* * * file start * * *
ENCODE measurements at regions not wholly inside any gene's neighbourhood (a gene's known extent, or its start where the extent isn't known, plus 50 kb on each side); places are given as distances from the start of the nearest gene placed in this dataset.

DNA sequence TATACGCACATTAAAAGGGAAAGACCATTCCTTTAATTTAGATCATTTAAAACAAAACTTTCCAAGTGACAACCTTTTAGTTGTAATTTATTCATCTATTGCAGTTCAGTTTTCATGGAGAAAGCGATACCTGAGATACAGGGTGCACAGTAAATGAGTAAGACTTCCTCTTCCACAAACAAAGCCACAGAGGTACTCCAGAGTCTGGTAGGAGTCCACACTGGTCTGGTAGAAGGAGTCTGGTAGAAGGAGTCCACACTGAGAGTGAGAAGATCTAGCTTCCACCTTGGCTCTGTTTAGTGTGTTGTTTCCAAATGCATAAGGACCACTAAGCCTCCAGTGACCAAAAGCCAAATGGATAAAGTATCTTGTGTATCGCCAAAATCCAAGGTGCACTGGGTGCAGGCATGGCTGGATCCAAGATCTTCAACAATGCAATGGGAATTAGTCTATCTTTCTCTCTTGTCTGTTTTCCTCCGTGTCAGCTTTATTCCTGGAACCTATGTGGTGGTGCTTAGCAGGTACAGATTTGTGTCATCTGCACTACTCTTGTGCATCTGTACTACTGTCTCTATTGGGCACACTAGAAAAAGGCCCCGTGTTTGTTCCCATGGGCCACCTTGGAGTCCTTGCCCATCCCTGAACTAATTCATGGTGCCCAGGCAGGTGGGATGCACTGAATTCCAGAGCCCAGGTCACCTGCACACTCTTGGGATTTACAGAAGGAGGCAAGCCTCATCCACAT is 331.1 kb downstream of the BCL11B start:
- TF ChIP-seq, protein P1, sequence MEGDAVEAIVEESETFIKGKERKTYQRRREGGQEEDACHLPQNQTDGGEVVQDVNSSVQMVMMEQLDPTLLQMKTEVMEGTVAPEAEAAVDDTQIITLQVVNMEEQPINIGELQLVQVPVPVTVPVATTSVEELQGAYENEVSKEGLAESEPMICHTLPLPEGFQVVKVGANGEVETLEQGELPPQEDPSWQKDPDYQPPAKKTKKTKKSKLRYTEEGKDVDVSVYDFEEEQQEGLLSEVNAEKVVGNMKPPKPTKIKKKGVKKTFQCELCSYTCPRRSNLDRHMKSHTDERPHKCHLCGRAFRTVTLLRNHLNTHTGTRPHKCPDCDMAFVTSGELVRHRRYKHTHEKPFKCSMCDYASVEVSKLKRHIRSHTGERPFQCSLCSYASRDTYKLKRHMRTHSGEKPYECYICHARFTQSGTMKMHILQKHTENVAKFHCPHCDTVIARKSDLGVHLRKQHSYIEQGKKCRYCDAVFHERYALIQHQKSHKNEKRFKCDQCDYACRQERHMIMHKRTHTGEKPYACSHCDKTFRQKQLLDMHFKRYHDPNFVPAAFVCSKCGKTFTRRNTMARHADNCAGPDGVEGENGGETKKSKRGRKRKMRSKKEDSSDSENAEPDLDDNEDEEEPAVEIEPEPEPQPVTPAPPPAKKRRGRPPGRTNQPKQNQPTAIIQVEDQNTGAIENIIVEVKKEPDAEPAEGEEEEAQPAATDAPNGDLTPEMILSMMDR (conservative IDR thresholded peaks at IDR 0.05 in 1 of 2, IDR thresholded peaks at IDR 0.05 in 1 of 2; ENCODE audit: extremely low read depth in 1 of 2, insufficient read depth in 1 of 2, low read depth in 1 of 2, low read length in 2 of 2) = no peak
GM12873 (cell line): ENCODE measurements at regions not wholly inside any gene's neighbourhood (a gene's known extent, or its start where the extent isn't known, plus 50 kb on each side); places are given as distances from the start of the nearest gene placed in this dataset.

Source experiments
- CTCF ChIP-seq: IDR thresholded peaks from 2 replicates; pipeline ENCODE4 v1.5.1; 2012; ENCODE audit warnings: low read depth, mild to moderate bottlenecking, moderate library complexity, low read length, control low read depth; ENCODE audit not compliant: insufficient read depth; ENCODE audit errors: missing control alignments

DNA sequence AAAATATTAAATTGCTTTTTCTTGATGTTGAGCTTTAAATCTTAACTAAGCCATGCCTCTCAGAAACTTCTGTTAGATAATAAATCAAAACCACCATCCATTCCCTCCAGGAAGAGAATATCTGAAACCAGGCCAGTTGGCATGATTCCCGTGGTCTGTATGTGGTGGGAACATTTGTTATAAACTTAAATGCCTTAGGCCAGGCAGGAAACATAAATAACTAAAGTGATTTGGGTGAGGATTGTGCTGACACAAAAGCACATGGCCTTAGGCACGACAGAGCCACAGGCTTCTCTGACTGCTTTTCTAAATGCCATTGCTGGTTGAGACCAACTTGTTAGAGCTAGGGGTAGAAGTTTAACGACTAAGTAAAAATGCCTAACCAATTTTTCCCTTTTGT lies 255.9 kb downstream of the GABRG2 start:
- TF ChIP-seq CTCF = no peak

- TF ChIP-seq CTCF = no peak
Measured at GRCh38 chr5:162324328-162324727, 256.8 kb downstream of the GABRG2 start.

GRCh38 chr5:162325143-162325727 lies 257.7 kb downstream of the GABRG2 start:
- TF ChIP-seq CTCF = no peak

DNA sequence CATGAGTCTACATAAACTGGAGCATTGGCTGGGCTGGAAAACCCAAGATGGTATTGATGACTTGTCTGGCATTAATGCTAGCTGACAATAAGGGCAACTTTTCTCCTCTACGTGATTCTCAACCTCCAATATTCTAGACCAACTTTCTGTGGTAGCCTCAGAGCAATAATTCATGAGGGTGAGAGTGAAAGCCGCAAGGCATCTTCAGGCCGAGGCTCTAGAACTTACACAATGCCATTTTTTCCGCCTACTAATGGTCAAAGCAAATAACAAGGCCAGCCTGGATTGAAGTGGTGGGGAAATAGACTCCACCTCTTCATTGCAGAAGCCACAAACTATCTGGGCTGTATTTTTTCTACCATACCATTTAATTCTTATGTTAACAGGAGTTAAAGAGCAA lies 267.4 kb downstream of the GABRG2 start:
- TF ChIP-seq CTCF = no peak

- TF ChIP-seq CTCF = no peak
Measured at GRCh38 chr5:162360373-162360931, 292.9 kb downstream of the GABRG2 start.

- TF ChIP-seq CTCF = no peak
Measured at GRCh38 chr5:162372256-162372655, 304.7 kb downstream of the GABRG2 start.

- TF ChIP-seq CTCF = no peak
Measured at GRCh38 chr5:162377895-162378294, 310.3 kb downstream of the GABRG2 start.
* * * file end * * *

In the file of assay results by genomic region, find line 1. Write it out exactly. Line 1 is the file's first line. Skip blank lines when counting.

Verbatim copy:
ENCODE measurements at regions not wholly inside any gene's neighbourhood (a gene's known extent, or its start where the extent isn't known, plus 50 kb on each side); places are given as distances from the start of the nearest gene placed in this dataset.